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Measures of location and asymmetry in the plane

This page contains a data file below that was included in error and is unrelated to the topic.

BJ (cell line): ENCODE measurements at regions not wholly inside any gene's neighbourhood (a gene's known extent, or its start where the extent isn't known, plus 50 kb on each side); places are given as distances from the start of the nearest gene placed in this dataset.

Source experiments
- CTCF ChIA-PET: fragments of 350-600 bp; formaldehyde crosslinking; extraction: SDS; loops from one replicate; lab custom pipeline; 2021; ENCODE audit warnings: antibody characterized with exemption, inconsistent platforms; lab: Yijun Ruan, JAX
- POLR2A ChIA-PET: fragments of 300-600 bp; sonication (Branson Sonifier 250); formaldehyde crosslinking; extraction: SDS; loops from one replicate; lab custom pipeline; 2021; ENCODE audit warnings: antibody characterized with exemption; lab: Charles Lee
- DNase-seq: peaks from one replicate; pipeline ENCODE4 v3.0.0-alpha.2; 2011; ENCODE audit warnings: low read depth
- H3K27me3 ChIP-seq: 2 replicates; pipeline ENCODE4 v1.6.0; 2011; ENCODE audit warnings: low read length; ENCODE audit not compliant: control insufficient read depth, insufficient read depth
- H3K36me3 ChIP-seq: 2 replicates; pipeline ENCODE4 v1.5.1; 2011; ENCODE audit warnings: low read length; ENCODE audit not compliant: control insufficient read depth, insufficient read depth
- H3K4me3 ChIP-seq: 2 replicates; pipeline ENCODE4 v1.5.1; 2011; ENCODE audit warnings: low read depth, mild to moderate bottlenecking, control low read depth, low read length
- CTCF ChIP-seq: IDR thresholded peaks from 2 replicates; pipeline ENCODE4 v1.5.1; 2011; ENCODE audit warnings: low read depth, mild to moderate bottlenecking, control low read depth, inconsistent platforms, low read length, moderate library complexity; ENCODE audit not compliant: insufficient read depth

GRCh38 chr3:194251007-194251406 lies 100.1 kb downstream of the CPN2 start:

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K. Doksum (1975), using three different approaches, considered the problem of defining a location parameter for asymmetric univariate probability distributions. These approaches are extended to the bivariate case. For a given bivariate distribution function F, each approach yields a closed, convex set in the plane, any point of which serves as a measure of location for F. The first method is to construct a symmetric bivariate distribution function and use it to approximate F from above and below. To do this, three stochastic orderings of bivariate random vectors are introduced: the standard ordering, based on the joint distribution functions, an ordering based on the marginal distribution functions, and an ordering based on both the marginal and conditional distribution functions. Using each ordering, F, and every rotation of F through an angle (alpha) is approximated from above and below to obtain a location rectangle for F in every direction. These rectangles are rotated back through an angle -(alpha) and their intersection defines the location region for F. It is shown that the standard and marginal orderings yield exactly the same sets. The second approach is axiomatic: four axioms of location are defined and all functionals satisfying these axioms make up the location region for F. Finally, Doksum's function of symmetry is generalized to both marginal and conditional functions of symmetry. The intersection of the respective ranges of these functions in each direction constitutes a third location region for F. As in the univariate case, all three approaches define essentially the same set. The estimation of the location region as well as the consistency of the estimate are discussed for both the marginal and conditional orderings. Using a fourth stochastic ordering which is a stronger form of the conditional ordering, it is possible to give examples of location parameters by solving a minimization problem similar in spirit to Bayesian estimation;Two applications of the location region are given. The first uses the size of the region to characterize the degree of asymmetry in F, and the second uses points in the location region to define stochastic orderings of distribution functions. The multivariate generalization of these results is also discussed;Reference;Doksum, K. A. 1975. Measures of Location and Asymmetry. Scand. J. Stat. 2:11-22.